As detailed in this post, a few weeks after Booker was (finally) handed down, my casebook co-authors Nora Demleitner, Marc Miller and Ron Wright and I were able to finish a 100-page Blakely/Booker special supplement to our main text Sentencing Law and Policy: Cases, Statutes and Guidelines. (That special supplement, which remains a useful resource for teaching Blakely and Booker, can still be accessed at this link.)
Now, as a new semester gets underway, I am proud to be able to share a new supplement which provides additional materials for all the chapters of the Sentencing Law and Policy casebook. You can download the new 2005-2006 summer supplement below and it also will soon be available at this website supporting our sentencing text (along with other sentencing materials).
In addition to edited versions of Blakely and Booker, this new supplement has lots of primary materials and notes covering state sentencing systems after Blakely and federal sentencing after Booker. The new supplement also has an edited version of Roper v. Simmons, as well as problems and notes on other major sentencing developments from the past year.
My co-authors and I hope adopters of our text and others find this new supplement useful, and we welcome comments and suggestions.
Judge Lay advocating drug courts again
As detailed in this post, last month Judge Donald Lay of the Eighth Circuit, in an otherwise ordinary drug case, added a concurrence to advocate for the development of federal drug courts. Today, Judge Lay concurs in US v. Ellefson, No. 04-1293 (8th Cir. Aug 23, 2005) (available here) to pitch for drug courts again. Here are snippets:
Ann Ellefson was addicted to drugs. During her addiction, she allowed her boyfriend to use her apartment as a storage and distribution center for his business in illegal narcotics. The evidence showed that she was aware of his activities, accompanied him on a delivery of illegal materials, and independently offered to aid him in carrying out his business. Under these circumstances, the jury reasonably found her guilty of aiding and abetting the sale of illegal narcotics. Yet I wonder the extent to which her drug addiction contributed to her crimes and I find myself doubting whether the interests of society — let alone those of Ellefson — are served by her 188-month sentence (almost sixteen years in prison). To the extent that her addiction caused her actions, a sentence addressing her underlying addiction would better serve the interests of society.
Unfortunately, our inflexible federal criminal justice policy responds to the epidemic of drug crimes without adequately providing federal judges with the ability to address drug addiction — the root cause of this epidemic. In contrast, many states have created specialized drug courts that approach this epidemic with much greater success.... Evidence shows that the flexible and pro-active approach of drug courts reduces recidivism rates to less than half of the recidivism rate of those offenders who are simply imprisoned for their drug crimes.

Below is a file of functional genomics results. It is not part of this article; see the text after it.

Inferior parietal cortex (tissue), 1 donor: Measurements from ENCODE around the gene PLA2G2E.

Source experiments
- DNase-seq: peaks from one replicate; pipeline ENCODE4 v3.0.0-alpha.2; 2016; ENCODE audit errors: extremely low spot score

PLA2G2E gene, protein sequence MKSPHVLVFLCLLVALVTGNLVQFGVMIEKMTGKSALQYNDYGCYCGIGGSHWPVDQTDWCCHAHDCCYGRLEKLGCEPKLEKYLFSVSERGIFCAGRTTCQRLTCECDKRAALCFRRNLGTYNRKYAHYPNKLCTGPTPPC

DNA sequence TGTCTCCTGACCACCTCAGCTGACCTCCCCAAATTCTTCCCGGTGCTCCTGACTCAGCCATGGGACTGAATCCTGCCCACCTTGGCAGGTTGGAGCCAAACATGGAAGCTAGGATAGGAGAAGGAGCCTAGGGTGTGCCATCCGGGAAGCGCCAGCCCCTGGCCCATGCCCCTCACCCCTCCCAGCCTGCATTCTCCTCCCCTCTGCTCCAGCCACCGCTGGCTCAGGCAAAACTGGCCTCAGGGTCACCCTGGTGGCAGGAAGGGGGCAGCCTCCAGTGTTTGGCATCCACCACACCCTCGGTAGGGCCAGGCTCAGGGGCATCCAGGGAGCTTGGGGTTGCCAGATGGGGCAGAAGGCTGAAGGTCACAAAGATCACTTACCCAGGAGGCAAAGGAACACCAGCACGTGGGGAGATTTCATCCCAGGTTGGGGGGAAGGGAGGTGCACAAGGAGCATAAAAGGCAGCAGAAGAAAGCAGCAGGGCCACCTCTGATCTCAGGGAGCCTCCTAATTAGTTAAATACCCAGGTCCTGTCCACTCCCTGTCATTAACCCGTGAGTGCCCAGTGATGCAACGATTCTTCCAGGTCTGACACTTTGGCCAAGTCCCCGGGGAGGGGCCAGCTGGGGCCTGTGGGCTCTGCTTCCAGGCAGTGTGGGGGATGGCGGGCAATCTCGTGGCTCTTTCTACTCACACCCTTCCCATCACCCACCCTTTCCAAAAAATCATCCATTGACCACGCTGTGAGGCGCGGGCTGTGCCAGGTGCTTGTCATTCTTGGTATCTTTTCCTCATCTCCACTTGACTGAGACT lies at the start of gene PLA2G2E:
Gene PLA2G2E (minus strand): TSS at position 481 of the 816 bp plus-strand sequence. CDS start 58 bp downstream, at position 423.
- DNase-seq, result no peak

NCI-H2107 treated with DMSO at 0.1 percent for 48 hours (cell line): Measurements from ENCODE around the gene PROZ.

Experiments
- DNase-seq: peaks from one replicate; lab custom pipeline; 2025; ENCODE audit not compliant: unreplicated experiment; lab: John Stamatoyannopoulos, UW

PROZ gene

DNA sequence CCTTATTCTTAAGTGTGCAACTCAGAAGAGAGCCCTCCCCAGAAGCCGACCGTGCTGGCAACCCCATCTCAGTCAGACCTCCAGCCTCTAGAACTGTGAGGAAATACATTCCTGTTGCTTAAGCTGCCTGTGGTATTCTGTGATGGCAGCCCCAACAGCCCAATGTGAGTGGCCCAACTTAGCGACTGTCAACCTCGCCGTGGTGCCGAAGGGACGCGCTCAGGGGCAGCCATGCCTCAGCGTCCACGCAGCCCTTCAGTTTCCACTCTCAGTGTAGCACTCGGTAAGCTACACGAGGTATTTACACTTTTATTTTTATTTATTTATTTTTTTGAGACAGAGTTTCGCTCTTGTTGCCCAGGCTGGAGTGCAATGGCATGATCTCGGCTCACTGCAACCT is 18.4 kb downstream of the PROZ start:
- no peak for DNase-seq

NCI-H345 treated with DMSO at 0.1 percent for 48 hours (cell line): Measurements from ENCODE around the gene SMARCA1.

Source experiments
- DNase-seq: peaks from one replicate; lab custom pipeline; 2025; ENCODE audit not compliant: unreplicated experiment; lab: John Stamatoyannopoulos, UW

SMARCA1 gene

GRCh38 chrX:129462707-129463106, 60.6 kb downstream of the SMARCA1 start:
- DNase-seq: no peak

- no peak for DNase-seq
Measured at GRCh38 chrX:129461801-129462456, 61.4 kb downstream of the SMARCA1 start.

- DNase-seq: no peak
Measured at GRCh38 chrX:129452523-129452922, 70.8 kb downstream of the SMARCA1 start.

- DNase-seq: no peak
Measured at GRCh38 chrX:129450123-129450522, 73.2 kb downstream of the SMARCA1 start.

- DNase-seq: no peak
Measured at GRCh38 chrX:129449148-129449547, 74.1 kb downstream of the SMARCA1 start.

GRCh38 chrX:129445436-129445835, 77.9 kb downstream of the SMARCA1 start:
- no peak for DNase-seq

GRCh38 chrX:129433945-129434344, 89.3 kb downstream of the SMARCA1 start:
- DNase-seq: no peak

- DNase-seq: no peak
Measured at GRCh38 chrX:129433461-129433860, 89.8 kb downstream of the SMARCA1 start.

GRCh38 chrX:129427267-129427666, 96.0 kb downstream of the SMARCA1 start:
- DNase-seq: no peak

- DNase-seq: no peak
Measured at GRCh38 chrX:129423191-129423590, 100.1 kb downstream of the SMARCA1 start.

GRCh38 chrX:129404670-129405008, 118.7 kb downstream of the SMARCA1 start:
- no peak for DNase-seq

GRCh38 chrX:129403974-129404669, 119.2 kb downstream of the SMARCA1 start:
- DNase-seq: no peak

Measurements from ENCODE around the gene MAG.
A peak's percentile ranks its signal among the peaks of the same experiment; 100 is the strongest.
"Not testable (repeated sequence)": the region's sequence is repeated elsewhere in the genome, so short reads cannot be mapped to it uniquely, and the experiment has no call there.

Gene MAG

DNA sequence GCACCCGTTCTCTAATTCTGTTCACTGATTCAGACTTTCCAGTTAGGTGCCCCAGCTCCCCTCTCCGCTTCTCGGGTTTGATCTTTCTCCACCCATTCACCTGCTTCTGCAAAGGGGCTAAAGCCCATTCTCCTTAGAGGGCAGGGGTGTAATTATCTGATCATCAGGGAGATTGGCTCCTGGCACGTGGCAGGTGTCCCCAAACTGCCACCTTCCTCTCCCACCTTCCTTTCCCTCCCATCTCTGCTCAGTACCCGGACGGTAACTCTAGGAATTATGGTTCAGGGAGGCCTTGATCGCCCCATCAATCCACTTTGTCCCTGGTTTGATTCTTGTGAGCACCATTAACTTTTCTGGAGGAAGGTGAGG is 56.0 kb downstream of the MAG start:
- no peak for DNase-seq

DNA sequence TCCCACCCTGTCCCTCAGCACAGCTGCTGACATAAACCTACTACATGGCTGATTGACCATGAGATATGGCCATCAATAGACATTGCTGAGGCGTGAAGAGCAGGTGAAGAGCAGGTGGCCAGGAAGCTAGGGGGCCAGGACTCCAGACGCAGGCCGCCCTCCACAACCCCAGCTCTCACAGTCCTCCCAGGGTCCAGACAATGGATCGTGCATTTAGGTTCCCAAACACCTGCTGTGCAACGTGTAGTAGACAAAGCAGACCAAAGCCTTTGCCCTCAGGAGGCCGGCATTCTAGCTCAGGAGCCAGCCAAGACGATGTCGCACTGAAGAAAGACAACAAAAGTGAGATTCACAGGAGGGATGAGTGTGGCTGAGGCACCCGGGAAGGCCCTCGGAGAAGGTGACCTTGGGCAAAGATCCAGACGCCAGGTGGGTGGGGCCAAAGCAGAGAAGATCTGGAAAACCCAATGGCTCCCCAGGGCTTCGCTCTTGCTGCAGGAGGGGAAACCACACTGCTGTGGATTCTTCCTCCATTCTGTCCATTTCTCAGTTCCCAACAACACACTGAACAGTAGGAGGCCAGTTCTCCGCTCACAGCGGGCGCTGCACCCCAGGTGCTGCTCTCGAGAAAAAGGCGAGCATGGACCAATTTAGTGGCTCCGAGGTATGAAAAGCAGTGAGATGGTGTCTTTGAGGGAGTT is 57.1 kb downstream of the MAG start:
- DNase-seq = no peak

Unfortunately, the federal criminal justice system offers no such alternatives for nonviolent, substance-abusing offenders. Given the tremendous economic and human costs of imprisoning nonviolent drug offenders, Congress should seriously consider creating federal drug courts. Federal drug courts would save a significant amount of money for taxpayers.
Though I laud Judge Lay's continued advocacy for drug courts (which, as detailed in this post, has reached the op-ed pages of the New York Times), I wonder if he might operationalize his concerns more effectively in a post-Booker world.
In effect, Judge Lay is suggesting that 15+ years imprisonment for Ann Ellefson is "greater than necessary" to serve the purposes of punishment set forth in 3553(a). Rather than simply concur in the affirmance of Ellefson's sentence, perhaps Judge Lay should dissent on the ground that, in light of the mandates of 3553(a), Ellefson's sentence is unreasonable. Of course, without another judge's vote, such a dissent would not have any impact in the case at hand. But such a dissent might help break the post-Booker appellate sopor in which circuits are repeatedly suggesting through word and deed that the federal guidelines' long sentencing terms are always reasonable.
Death penalty news and commentary
This morning, more than a few of the always copious death penalty pieces in the newspapers have caught my eye:
- In competing commentary pieces, one author argues that the BTK case presents "the best argument for keeping" the death penalty, while another author asserts the case shows the "arbitrariness of its application."
- This editorial from North Carolina calls for lawmakers to "approve [a proposed] death penalty study and let the Study Commission on Capital Punishment get on with this important work."
- This article from Ohio reports on a "review of some of Ohio's earliest death penalty cases [which] found little consistency comparing the seriousness of the crime with the outcome, including whether offenders were sentenced to death."